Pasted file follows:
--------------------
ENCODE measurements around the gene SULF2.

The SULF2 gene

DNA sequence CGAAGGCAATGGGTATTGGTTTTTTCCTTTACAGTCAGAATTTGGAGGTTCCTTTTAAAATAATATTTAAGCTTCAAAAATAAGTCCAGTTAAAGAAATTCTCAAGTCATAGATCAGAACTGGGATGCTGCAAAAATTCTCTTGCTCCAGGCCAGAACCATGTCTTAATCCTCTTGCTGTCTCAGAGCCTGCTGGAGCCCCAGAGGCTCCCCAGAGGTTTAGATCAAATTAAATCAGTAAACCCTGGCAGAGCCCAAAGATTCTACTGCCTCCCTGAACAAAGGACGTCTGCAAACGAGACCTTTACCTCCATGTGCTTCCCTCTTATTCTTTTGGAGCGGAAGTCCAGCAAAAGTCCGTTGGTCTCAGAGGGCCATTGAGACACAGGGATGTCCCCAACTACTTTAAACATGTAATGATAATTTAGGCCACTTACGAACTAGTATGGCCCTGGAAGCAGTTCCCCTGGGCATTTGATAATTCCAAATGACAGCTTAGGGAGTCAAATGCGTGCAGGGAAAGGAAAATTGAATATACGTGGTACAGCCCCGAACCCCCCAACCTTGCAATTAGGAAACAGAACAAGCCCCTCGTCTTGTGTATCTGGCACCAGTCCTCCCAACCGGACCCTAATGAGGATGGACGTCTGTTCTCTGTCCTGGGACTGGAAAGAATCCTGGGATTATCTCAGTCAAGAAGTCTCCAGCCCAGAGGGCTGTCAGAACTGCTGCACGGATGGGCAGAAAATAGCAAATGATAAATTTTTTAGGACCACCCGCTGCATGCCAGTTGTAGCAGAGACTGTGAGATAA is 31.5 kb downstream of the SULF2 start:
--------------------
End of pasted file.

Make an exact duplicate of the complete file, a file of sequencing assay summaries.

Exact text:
ENCODE measurements around the gene SULF2.

The SULF2 gene

DNA sequence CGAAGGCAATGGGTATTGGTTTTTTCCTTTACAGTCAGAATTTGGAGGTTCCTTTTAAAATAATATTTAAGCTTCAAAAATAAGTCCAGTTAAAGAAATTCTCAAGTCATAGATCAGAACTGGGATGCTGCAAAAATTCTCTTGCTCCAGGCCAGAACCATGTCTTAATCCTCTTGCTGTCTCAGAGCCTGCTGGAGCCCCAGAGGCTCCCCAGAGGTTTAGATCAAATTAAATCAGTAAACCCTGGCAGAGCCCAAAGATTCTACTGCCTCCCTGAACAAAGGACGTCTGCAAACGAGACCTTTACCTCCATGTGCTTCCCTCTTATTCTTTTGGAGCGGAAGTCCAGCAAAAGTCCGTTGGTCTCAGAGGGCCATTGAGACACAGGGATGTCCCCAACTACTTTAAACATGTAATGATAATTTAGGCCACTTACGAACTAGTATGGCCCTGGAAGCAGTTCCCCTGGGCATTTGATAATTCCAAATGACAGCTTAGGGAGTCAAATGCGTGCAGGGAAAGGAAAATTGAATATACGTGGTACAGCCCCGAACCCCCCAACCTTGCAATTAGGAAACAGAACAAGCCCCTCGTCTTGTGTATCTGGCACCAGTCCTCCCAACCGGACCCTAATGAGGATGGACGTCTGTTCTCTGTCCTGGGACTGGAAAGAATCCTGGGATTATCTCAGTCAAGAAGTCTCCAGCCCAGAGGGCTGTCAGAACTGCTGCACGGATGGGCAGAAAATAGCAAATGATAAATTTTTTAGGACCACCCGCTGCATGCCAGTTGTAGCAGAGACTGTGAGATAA is 31.5 kb downstream of the SULF2 start: